This was the scene at the International Bazaar at PICC last Sunday.
SUNDAY was International Bazaar day at the PICC. Fil and I arrived late so we found the venue pretty much filled to the brim, with a long line of patient shoppers still waiting to get in. Bumped into the late Enrique Zobel's right hand Joan Orendain, who looked very slim since I last saw her. She joked that she was wearing a whole pile of girdles underneath her slacks. Hahaha...but owww!
Joan was handling the publicity for the International Bazaar Foundation chaired by Lovely Romulo, spouse to Foreign Affairs Secretary Alberto Romulo, who, we heard, also arrived at the bazaar. She said media entrance was free but Fil and I had decided to each pay our P100 tickets considering the event was for charity. Btw, Joan is responsible for a number of books in my library as she loved to gift them to editors. We may have had our differences in the past but as you get older, you somehow learn to let go of a lot of old hurts and irritations.
Lovely Romulo (left) and Alice Favila
Inside, we met the Romulo children, Mons Tantoco, a columnist for Phil. Star, and Lupe Romulo, whom I knew because we both worked for Manila Standard under Jullie Yap Daza. Lupe said she had been away from the country for awhile and probably had about five years worth of columns to write. But she said she no longer has a taste for society writing, and I joked that maybe it's for the best, otherwise baka ma-Malu Fernandez pa sya! Of course, Lupe is not the insensitive sort like that ex-People Asia columnist.
Also filling her shopping basket to the brim was Tita Moonyeen Singson, the spritely wife of former Bangko Sentral ng Pilipinas Gov. Gabriel (aka "Lolo Gabby") Singson. Tita Moonyeen surely has endured a lot of trials in her life, and so Fil and I were glad that she looked so happy and healthy. She has such a joyful spirit that is so infectious, I cannot help but admire this woman.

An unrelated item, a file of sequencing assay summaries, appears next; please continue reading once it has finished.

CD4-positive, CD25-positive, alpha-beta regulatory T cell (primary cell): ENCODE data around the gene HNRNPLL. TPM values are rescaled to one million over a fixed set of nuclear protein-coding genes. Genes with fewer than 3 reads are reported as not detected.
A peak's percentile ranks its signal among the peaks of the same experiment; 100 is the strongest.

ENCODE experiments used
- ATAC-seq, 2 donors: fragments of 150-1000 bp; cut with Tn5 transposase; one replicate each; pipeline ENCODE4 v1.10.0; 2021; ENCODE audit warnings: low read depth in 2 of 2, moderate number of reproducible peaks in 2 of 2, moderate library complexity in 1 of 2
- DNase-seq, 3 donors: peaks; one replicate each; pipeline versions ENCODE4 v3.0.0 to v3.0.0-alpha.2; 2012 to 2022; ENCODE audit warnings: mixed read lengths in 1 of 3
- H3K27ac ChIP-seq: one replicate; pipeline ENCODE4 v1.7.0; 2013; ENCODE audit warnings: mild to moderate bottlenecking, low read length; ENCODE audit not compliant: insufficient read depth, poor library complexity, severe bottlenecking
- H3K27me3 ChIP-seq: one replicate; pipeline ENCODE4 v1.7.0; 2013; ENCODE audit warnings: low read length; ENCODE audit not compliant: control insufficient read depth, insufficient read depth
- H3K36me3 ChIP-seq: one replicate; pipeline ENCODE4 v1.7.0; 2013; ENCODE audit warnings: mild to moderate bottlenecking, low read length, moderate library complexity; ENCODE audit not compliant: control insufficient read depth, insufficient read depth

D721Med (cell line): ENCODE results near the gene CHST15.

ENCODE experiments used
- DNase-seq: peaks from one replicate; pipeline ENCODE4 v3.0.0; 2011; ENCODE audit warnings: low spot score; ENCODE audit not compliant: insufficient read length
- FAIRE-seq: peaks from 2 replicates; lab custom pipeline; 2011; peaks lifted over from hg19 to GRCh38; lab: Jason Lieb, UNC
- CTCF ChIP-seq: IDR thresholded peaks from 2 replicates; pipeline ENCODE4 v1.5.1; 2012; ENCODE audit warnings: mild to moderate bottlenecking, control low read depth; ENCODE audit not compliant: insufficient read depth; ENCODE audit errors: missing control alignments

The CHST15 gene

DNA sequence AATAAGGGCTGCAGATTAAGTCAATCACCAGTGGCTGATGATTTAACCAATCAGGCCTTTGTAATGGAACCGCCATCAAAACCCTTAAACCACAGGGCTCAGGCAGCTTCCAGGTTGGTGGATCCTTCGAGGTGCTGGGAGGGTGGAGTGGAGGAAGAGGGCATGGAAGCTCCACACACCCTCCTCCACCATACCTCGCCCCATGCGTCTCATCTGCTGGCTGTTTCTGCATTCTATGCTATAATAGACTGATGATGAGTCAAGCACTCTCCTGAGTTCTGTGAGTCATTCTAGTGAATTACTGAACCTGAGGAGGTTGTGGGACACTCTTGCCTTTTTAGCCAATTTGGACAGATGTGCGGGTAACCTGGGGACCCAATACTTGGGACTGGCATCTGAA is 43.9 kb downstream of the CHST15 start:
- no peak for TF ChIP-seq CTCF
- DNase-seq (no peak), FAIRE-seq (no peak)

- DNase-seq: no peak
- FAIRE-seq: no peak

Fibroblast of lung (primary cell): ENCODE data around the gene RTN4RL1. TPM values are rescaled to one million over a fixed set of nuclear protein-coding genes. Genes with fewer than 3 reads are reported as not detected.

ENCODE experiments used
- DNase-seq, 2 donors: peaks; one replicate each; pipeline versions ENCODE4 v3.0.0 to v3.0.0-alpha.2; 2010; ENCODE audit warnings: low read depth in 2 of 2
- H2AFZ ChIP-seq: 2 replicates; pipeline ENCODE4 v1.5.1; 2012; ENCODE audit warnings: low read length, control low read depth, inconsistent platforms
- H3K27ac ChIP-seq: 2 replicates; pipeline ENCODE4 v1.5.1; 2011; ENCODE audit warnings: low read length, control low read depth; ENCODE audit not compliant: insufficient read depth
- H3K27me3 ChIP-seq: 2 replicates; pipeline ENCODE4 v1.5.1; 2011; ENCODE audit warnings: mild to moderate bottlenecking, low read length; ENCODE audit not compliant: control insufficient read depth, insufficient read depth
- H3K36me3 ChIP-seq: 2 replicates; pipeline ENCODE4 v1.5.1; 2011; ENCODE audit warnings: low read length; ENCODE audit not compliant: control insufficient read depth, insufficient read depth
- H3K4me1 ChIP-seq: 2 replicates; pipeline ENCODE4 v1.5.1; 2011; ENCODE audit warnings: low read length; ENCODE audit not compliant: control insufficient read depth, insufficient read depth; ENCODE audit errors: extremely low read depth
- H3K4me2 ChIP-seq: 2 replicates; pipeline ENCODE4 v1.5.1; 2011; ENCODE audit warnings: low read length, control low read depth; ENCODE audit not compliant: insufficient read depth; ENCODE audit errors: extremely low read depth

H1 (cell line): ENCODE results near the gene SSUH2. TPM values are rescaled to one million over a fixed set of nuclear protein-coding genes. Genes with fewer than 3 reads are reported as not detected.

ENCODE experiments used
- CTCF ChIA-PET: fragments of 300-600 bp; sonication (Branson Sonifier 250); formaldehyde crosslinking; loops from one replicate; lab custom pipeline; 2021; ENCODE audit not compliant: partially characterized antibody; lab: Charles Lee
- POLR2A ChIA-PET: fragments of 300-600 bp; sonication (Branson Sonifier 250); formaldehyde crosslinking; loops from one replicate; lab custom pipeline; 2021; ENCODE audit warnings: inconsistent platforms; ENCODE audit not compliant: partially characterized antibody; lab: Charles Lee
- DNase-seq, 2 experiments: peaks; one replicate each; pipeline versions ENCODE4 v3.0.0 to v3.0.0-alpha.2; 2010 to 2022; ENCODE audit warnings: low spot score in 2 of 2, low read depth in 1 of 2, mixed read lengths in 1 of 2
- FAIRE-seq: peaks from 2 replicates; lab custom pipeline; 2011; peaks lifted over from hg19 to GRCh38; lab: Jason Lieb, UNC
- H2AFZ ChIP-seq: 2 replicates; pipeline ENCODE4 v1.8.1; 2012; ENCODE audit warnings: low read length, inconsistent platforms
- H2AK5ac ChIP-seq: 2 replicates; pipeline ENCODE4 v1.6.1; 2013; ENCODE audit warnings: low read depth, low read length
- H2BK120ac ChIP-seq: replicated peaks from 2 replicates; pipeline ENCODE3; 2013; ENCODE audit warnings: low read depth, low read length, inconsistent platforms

Escorting Tita Moonyeen, was Alice Favila, also a member of the International Bazaar Foundation and wife to Trade and Industry Secretary Peter Favila. For those who were also at the bazaar on Sunday, Alice was the voice announcing raffle winners. Unfortunately for Fil and I, no amount of cajoling Alice could make her call out our names. Not far behind the Tita Moonyeen-Alice parade was a dressed-down Antonio Abacan, president of Metrobank whom I thought did a good job guarding the bank's onsite ATM and filling it up with lotsa cash hehehe! Geez, there sure were a lot of shoppers withdrawing that day!
My new kooky ring
Unfortunately, I wasn't able to buy a lot of goodies from the international embassies which had their booths that day. Aside from the throng of people which made it almost impossible to move through the corridors, the prices were outrageously expensive for some items. Like there was a nice embroidered blouse being sold at the Thai embassy booth which the sales clerks said was P1,200. Also there was a beautiful necklace of gems selling for P14,000. You and I have been to Bangkok. You know exactly how much these things cost especially if you go to their Divisoria-like areas. I quipped to a fellow shopper that it was probably cheaper to fly to Bangkok and buy the stuff there than at the booth, to which she answered "Korek!"